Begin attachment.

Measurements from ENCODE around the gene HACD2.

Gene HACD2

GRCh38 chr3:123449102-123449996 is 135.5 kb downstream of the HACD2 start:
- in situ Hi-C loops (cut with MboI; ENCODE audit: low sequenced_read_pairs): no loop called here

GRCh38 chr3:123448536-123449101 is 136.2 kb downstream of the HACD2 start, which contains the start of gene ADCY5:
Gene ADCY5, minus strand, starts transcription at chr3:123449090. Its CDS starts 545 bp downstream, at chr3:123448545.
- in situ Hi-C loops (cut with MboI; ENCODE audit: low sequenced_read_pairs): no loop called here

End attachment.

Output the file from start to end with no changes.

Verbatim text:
Measurements from ENCODE around the gene HACD2.

Gene HACD2

GRCh38 chr3:123449102-123449996 is 135.5 kb downstream of the HACD2 start:
- in situ Hi-C loops (cut with MboI; ENCODE audit: low sequenced_read_pairs): no loop called here

GRCh38 chr3:123448536-123449101 is 136.2 kb downstream of the HACD2 start, which contains the start of gene ADCY5:
Gene ADCY5, minus strand, starts transcription at chr3:123449090. Its CDS starts 545 bp downstream, at chr3:123448545.
- in situ Hi-C loops (cut with MboI; ENCODE audit: low sequenced_read_pairs): no loop called here